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It is well known that $$ \sum_{n=1}^\infty \frac{\phi(n)x^n}{1-x^n}=\frac x{(1-x)^2}, $$ where $\phi$ is Euler's totient function and $|x|<1$ - see [Hardy and Wright, Theorem 309]. For $x=\frac12$ this immediately yields $$ \sum_{n=1}^\infty \frac{\phi(n)}{2^n-1}=2. $$ What I need for my research is the analytic value for $$ \sum_{n=1}^\infty \frac{\phi(n)}{(2^n-1)^2}. $$ Numerically it is $1.1659457\dots$, which doesn't look like something familiar to me (or to Google, for that matter).

Any ideas?

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Have you tried playing around with a bivariate generating function such as $\sum_{n \geq 1} \frac{\phi(n) y^n}{1-x^n} $? –  Sinai Robins Nov 15 '12 at 1:25
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It looks fairly hopeless. Unless $2$ is somehow extra-special, I see no way to get any decent answer (if you want to know why, I can post later). The bright side of this is that you can now introduce this constant and name it after yourself. :) –  fedja Nov 15 '12 at 1:33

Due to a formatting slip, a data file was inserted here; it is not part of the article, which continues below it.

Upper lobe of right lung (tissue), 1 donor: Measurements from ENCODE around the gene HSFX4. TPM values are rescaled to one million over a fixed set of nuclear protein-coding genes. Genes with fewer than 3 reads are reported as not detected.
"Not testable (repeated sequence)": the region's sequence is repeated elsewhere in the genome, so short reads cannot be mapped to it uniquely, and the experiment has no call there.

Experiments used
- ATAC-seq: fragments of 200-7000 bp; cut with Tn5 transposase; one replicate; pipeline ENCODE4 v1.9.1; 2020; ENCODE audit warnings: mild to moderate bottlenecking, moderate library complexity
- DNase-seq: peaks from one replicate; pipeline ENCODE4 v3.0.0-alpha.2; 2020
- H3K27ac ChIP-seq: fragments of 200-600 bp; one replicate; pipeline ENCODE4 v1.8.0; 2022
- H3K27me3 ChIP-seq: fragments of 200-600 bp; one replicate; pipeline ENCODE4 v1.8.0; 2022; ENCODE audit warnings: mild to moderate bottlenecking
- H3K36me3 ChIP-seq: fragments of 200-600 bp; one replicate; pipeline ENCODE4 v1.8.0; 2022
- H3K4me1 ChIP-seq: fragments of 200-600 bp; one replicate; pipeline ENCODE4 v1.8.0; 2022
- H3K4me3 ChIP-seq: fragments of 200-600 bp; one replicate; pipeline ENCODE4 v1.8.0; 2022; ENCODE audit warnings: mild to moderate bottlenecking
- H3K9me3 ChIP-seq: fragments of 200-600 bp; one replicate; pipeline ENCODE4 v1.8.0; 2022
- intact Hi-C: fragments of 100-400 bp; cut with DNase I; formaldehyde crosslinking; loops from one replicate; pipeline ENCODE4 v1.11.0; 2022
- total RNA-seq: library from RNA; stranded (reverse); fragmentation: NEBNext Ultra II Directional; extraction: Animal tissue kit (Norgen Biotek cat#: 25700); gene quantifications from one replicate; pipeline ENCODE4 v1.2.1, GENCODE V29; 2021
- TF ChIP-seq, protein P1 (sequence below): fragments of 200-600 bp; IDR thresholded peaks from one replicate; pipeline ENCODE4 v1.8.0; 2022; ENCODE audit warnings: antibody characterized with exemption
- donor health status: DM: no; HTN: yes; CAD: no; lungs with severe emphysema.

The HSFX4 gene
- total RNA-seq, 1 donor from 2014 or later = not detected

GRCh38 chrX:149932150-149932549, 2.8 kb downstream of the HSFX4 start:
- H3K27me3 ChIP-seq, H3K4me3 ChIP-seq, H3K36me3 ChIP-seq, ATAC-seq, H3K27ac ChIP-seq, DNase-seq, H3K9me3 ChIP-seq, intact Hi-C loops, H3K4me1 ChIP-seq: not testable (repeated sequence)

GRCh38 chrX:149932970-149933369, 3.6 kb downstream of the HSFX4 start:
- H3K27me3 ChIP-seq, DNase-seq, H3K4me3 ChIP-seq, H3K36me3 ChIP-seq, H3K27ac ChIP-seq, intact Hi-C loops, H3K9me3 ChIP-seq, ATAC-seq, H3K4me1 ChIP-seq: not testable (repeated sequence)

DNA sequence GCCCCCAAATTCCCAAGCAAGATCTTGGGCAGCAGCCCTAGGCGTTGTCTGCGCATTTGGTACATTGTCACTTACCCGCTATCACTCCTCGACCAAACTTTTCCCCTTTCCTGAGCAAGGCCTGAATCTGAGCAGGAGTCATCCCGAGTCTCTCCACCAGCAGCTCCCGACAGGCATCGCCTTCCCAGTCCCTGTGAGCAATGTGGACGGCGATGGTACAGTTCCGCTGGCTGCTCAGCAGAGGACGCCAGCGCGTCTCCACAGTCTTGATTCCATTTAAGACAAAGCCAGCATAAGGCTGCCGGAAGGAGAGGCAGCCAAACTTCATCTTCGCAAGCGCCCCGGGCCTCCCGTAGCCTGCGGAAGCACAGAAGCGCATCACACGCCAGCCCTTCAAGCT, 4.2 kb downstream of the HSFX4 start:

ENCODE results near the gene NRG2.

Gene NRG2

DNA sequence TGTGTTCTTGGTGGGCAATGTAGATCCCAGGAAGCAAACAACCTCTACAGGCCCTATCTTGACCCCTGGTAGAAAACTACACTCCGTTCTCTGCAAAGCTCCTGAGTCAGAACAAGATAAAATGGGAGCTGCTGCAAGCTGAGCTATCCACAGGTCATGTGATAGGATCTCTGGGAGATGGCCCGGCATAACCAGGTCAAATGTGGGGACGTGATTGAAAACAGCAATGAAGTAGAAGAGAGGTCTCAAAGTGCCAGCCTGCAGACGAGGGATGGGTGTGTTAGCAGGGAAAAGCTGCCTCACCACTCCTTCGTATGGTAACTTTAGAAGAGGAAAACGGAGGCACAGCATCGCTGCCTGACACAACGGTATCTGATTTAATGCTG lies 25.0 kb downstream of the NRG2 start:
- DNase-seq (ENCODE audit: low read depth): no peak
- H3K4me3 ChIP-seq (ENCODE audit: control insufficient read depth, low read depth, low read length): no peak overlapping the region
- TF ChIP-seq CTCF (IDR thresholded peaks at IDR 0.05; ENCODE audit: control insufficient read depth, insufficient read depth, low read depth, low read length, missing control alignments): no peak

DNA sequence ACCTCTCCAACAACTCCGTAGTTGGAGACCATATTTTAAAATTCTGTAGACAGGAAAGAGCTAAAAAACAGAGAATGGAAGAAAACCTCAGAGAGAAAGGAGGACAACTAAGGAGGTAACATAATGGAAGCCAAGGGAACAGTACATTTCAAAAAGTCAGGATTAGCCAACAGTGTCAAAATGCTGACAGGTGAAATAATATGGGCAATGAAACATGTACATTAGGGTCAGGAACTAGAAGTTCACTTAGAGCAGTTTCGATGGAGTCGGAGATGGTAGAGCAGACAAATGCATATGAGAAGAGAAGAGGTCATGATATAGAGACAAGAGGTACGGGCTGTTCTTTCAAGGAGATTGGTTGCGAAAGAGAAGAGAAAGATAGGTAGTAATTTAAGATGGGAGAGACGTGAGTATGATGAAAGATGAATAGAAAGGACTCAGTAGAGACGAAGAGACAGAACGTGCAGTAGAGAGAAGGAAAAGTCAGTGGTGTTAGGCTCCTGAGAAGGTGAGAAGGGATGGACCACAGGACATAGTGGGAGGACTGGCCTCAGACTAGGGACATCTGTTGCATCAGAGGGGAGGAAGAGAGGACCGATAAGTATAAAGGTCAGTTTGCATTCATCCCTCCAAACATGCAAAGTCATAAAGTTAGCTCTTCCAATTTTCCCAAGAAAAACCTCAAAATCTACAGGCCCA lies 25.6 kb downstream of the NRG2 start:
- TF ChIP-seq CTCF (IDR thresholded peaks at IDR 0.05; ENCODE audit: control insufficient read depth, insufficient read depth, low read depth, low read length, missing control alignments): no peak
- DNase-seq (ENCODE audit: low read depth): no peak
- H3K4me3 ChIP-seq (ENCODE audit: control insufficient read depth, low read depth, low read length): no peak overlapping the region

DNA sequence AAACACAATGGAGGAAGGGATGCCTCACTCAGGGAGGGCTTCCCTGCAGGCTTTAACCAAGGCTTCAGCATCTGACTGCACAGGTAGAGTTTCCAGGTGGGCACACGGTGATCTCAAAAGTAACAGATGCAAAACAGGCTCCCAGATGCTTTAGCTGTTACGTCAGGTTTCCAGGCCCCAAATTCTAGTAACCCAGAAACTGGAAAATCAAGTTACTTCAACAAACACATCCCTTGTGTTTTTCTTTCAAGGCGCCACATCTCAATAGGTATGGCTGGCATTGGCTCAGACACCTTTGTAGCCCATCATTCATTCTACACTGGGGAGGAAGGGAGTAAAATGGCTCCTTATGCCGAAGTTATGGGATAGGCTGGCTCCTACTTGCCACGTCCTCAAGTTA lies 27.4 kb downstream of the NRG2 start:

Sinai - No, I haven't. I guess I'm not sure how... fedja - Thanks, but this constant is not that important. It's just a part of a technical argument, nothing more. –  Nikita Sidorov Nov 15 '12 at 12:51
    
Plouffe’s inverter appears to be down. Too bad. –  Emil Jeřábek Nov 15 '12 at 14:45

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